Last doesn’t find caregiving physically difficult even though she’s had two hip replacements and struggles with arthritis and angina.   Her mother has memory problems and chronic obstructive pulmonary disease, relies on oxygen, uses a walker, has lost most of her hearing, and has poor eyesight.

But things are hard, nonetheless. “I had plans for my retirement: I imagined volunteering and being able to travel as much as my bank account would allow,” Last said. “Instead, I don’t take time off and leave my mother. A big thing I deal with is the loss of my freedom.”

Hall, who’s turning 70 in September and who lives in Cumming, Ga., managed her mother’s and husband’s complex needs for years by establishing a strict routine. Monday and Friday they went to a dementia respite program from 10 a.m. to 3 p.m. On other days, Hall cooked, shopped, did laundry, helped them with personal tasks, made sure they were well occupied, provided companionship and drove them to medical appointments, as necessary.

“I did not expect this kind of life,” said Hall, who has had two knee replacements and a broken femur. “If someone had told me it would be years caring for my mother and your husband is going to get dementia, I would have said ‘No, just no.’ But you do what you have to do.”

A few weeks after our conversation, Hall’s mother entered hospice following a diagnosis of aspiration pneumonia and life-threatening swallowing difficulties. Hall said she has welcomed the help of hospice nurses and aides, who ask her at each visit, “Is there anything else you need from us that would make it easier for you?”

Though older caregivers get scant attention, resources are available. Over the years, Hall has shared caregiving ups and downs at — a significant source of information and comfort. Across the country, local chapters of Area Agencies on Aging run caregiver support programs, as do organizations such as the Caregiver Action Network, the Family Caregiver Alliance, the National Alliance for Caregiving and Parenting Our Parents, an outfit focused on adult children who become caregivers. A helpful list of resources is available here.

Sometimes, caring for a parent can be a decades-long endeavor. In Morehead City, N.C., Elizabeth “Lark” Fiore, 67, became the primary caregiver for her parents when they moved around the corner from her, in a mobile home park, in 1999. “My dad took me for a walk one day and asked if I could look after them as they got older and I said yes. I’m the oldest child and the oldest assumes responsibility,” she said.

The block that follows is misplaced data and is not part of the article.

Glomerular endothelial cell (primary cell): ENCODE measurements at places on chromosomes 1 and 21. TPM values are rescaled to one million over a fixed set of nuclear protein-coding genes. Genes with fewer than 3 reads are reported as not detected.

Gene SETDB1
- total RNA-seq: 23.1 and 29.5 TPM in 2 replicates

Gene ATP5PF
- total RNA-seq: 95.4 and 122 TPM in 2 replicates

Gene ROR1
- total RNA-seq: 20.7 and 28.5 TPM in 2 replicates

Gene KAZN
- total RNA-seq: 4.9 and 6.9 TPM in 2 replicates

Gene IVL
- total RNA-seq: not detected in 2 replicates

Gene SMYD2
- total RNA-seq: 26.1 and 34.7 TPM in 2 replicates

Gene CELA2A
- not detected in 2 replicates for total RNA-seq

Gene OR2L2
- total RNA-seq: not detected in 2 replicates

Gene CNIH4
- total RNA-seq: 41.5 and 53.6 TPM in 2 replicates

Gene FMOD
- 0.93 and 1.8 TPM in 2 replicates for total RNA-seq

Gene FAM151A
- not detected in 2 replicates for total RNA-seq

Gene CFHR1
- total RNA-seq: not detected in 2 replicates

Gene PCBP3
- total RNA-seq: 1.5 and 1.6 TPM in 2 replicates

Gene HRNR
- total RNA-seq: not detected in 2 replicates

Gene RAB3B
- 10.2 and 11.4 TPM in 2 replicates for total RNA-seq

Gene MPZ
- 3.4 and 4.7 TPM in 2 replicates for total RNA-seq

For years her father — a difficult man, by Fiore’s account — had heart problems; her mother had a nervous breakdown and a slow, extended recovery. “They wanted me to be in their lives and I wanted to do for them — I’m a Christian — but it was killing me. My heart was in the right place but emotionally, I was a wreck,” Fiore said.

After her father’s death from kidney cancer in 2010, her mother became even more needy and Fiore found herself spending more time responding to calls for assistance — often about suspected medical emergencies. “My mom had a way of acting as if something was horribly wrong and then it turned out it wasn’t,” she explained.

Fiore’s health isn’t good: She says she has chronic fatigue syndrome and thyroid problems, among other issues. But she didn’t know how to ask for help and no one volunteered it, even when her husband, Robert, was diagnosed six years ago with dementia. “I always expected myself to handle everything,” she said.

Finally, the stress became unbearable last year and Fiore’s mother moved to a senior living community close to Fiore’s 62-year-old sister, 400 miles away. Now, Fiore spends more time attending to her husband’s needs and tries to support her sister as best she can.

“At 90, my mom is healthy as a horse, and I’m glad of that but it’s been a long time caring for her,” she said. “I’ve changed a lot as a result of caregiving: I’m more loving, more aware of people who are suffering. I’ve found out that I am willing to go the extra mile. But I have to admit what I feel is tired — just tired.”